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Red Listed: Capparis sandwichiana

The International Union for Conservation of Nature (IUCN) publishes the online resource The IUCN Red List of Threatened Species, ranking taxa (species, subspecies, or varieties) in one of nine categories from ‘Not Evaluated’ to ‘Extinct.’ The Red List is an invaluable tool for not only scientists, educators, and policy makers, but for anyone seeking a better understanding of the conservation status of plants and animals around the world.

In recent years, conservation agencies, institutions, and organizations including NTBG have redoubled efforts to assess the more than 1,200 native plant taxa in Hawaiʻi. To date, over 500 (approximately 40 percent) have been assessed, reviewed, and published on the Red List. Among these, 266 have been assessed as Critically Endangered, 98 as Endangered, 60 as Vulnerable, and 51 are listed as Extinct or Extinct in the Wild, adding to the more than 20,000 plant taxa published on the Red List worldwide.

capparis sandwichiana

Species: Capparis sandwichiana (maiapilo) (Capparaceae)

Conservation status: Vulnerable (VU)

Capparis sandwichiana, a native Hawaiian caper, is a beautiful shrub found on cliffs, lava flows, emerged coral reefs, and in rocky gulches of coastal areas. It is endemic to several of the Northwestern Hawaiian Islands (Midway, Pearl and Hermes, and Laysan) and the eight main Hawaiian Islands. This species is threatened by non-native plants, goats, rats, fire, sea-level rise, and coastal development. Although the total population numbers in the thousands across its range, subpopulations, and suitable habitat continue to decline.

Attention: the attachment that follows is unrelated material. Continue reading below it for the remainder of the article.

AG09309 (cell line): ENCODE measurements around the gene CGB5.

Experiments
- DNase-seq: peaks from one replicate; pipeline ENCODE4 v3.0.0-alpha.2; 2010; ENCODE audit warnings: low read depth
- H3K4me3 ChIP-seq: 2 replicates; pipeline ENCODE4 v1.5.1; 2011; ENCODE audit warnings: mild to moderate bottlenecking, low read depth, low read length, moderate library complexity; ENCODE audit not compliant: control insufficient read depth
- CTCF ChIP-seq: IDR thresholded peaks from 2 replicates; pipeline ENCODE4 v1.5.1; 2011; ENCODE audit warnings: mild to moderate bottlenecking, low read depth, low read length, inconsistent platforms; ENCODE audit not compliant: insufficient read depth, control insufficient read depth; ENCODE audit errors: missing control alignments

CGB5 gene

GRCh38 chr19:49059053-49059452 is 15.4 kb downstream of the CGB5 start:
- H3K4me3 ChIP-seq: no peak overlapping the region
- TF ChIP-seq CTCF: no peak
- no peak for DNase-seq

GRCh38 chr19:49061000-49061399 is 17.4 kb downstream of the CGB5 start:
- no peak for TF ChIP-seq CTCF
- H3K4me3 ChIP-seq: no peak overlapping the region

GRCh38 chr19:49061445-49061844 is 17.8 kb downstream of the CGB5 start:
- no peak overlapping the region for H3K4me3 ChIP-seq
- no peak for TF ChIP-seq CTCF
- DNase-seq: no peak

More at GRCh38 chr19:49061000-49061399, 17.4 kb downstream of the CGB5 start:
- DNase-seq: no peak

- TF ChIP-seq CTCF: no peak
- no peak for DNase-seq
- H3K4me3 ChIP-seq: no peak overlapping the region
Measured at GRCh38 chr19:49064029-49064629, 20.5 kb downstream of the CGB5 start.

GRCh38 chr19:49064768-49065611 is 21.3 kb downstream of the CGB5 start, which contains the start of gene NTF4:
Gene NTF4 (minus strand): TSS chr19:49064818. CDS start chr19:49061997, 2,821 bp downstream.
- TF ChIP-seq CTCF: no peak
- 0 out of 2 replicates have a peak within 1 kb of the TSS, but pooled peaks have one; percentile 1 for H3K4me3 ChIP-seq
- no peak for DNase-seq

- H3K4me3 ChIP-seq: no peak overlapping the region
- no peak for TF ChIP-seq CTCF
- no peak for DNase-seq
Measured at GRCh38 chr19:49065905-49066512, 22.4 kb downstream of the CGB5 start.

NTBG staff monitor and collect seed from plants in the wild and curate ex situ conservation collections. Currently, among 51 accessions, over 10,000 seeds are stored in our Seed Bank and Laboratory, 333 plants are growing in our nursery, and 46 individuals are planted out with permanent tags in our Allerton, Kahanu, Limahuli and McBryde Gardens. On Kauaʻi, wild individuals are tagged with unique identifiers to enable consistent monitoring and the ability to link collections back to maternal founders.

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By: Seana Walsh, NTBG Conservation Biologist

This article originally appeared in The Bulletin – NTBG's quarterly magazine for members. Support plant conservation. Click here to become a member now. 

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